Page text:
Is America losing to China in a new Great Game?

Is China constructing a 21st century version of a colonial empire? If so, should America even care?

President Trump and Chinese President Xi Jinping.
(Image credit: JIM WATSON/AFP/Getty Images)

Is the United States losing to China in a new Scramble for Africa? Is Washington being out-played by Beijing at a new Great Game?

Just this month, The New York Times published two major stories sounding the alarm, one about China's burgeoning investments in Africa, the other about China's massive investments in infrastructure in Southeast and Central Asia. As the Trump administration slips further into solipsistic delusion, starving its own diplomatic corps and boasting about trade deals in which America got badly outmaneuvered, China's potential moves on the global chessboard only multiply. Alarm would seem to be justified.

But what game is China actually playing? Is China constructing a 21st-century version of a colonial empire? If so, is that something America ought to be concerned about? And what should — what can — we do about it?

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On one level, the answer to the key question is obviously yes. China's economic model is state-led, and its large infrastructure projects overseas, whether nominally private (as with the stalled plan to build a canal across Nicaragua) or not, are understood by all parties to be undertaken in coordination with the regime, and with a view to serving the regime's interests. China's interests, likewise, are close kin to those of 19th-century colonialists: control of access to key natural resources and the opening of markets for Chinese manufactures.

Moreover, much of the commentary on China's spending binge recalls the economics of colonialism.

China has substantial surplus capacity in construction, for example. Continuing to build internally will yield less and less financial return, but reducing capacity will increase unemployment and create social tension. So instead, China is exporting that capacity, building roads and dams and railroads and power plants across Asia and Africa. This provides a market for materials manufactured in China and work for the companies that are executing the projects. And whether the projects are owned by Chinese companies or just financed by Chinese banks, assets are being constructed around the world that will pay dividends to China for decades to come.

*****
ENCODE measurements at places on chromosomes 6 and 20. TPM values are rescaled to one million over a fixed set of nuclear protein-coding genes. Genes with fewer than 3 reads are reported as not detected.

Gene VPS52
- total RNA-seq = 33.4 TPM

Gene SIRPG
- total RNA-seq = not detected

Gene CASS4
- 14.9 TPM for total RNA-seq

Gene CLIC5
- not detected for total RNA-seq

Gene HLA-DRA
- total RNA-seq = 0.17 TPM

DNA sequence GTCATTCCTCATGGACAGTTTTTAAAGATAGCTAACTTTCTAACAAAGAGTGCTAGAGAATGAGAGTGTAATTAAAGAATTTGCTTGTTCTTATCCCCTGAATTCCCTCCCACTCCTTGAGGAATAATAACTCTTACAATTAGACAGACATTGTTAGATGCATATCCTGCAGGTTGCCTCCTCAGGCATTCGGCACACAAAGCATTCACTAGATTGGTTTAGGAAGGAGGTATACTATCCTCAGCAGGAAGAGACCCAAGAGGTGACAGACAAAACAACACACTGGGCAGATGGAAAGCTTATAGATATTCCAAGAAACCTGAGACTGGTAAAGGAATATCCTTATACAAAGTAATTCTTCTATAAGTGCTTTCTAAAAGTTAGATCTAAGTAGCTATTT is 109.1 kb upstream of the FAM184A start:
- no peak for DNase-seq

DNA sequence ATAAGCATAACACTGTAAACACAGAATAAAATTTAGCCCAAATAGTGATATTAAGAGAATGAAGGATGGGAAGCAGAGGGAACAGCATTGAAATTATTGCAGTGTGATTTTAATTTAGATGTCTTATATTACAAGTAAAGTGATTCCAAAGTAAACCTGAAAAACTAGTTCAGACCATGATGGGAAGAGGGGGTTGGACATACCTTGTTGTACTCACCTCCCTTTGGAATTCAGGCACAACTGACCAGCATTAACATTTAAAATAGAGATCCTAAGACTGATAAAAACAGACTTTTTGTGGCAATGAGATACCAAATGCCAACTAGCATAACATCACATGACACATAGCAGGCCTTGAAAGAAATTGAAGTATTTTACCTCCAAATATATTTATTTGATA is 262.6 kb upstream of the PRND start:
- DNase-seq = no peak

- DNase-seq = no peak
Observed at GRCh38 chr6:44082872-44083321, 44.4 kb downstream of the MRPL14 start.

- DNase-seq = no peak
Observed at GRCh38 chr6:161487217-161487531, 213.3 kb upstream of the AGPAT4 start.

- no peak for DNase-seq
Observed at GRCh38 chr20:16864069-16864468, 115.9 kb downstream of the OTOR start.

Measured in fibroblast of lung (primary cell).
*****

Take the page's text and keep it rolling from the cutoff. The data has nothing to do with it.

It's precisely this dynamic of surplus productive capacity (and surplus capital) that, in Lenin's understanding, drove the great European powers to colonize much of the world, and ultimately brought them into conflict with each other over access to monopoly profits from weaker states.

Of course, from the perspective of someone with a sanguine view of capitalism and globalization, the very same dynamic can be described as win-win for China and the world's less-developed regions. If China is able to aid African development, after all, Africa could benefit enormously. And Africa's economic potential is humongous, if for nothing else because of its demographic momentum. Africa already has a population roughly equal to China's, and is projected to be three times as populous as China by the end of the century. Where else but China is Africa to get the capital and expertise necessary to realize that potential? Where else but Africa is China to find a market capable of sustaining its own aging population?

If China's massive bet pays off, this optimistic view will be vindicated. America and Europe may be relegated to secondary players in a Sino-African century, but that century will be one of exceptional progress for the bulk of mankind, and only the peevish would want to impede such a massive potential win for the human species.